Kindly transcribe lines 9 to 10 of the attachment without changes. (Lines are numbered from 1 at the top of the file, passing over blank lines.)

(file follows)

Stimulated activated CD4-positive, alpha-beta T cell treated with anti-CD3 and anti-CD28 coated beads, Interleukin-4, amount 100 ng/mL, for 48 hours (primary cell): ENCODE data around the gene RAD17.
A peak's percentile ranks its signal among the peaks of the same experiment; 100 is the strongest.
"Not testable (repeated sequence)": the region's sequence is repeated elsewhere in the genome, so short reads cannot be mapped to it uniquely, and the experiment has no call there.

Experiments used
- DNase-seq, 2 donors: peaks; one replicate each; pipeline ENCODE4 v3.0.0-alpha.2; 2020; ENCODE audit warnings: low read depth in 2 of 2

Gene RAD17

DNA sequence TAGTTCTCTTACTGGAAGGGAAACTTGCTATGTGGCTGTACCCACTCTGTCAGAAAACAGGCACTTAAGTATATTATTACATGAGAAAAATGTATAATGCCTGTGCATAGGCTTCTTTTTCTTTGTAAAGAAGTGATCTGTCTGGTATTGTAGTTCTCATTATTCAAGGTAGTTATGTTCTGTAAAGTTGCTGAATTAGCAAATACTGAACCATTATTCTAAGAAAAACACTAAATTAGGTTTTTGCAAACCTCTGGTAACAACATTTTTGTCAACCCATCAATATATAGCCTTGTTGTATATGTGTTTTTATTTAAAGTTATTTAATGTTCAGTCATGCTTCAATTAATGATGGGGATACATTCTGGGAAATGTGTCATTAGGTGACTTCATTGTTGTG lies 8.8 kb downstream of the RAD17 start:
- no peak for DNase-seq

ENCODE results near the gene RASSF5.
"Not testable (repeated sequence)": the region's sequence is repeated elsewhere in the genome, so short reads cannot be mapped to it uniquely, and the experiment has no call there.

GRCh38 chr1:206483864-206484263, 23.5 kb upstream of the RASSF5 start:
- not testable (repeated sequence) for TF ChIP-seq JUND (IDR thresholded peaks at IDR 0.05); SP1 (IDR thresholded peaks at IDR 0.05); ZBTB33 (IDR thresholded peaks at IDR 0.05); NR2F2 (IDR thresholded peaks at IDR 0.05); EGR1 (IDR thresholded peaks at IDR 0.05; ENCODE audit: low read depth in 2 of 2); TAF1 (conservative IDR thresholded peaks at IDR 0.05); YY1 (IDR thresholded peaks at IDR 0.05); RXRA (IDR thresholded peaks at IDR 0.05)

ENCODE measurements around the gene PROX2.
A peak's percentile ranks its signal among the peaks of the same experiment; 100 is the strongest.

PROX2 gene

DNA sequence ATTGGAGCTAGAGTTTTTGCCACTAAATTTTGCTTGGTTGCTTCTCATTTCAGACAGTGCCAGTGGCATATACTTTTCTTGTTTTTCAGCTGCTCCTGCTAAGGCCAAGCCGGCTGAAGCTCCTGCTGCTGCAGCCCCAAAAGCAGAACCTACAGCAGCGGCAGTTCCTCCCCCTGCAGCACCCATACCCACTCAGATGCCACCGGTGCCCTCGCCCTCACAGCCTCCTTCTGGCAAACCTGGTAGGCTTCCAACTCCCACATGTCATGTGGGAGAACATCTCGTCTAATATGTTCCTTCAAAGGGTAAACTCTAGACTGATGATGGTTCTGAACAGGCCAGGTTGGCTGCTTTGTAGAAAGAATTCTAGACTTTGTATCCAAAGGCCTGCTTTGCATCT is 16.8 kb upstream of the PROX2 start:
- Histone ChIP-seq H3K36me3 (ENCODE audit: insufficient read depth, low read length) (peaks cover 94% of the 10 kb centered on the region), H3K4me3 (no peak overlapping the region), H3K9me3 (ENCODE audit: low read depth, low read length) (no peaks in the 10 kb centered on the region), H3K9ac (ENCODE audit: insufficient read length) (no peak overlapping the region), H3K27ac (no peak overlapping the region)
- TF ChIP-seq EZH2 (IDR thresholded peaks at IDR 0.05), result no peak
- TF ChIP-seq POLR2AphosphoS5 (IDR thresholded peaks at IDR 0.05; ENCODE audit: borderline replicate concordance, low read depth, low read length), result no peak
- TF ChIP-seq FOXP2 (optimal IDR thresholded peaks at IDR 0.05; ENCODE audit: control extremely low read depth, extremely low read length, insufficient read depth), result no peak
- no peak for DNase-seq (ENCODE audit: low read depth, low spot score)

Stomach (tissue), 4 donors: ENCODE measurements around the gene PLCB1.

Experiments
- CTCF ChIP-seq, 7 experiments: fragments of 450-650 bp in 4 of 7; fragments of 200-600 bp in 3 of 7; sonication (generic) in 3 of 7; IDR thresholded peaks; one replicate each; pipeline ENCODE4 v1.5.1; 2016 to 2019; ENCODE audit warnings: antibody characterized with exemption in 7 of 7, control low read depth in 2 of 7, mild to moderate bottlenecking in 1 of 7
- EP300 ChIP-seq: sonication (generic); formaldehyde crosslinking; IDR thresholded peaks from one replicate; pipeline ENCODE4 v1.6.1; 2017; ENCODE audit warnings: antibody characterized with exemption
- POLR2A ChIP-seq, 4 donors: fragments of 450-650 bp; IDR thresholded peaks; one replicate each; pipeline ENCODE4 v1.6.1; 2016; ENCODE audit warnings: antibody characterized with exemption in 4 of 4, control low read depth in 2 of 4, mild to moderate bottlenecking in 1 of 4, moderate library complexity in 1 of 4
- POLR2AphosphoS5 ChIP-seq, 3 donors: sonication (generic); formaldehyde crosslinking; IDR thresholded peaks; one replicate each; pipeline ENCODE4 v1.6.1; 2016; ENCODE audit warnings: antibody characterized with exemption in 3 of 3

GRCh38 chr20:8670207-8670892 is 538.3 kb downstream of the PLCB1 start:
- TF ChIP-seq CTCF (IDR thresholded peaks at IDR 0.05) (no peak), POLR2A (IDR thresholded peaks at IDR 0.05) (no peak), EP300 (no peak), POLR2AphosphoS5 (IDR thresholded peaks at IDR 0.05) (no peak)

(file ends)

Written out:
ENCODE results near the gene RASSF5.
"Not testable (repeated sequence)": the region's sequence is repeated elsewhere in the genome, so short reads cannot be mapped to it uniquely, and the experiment has no call there.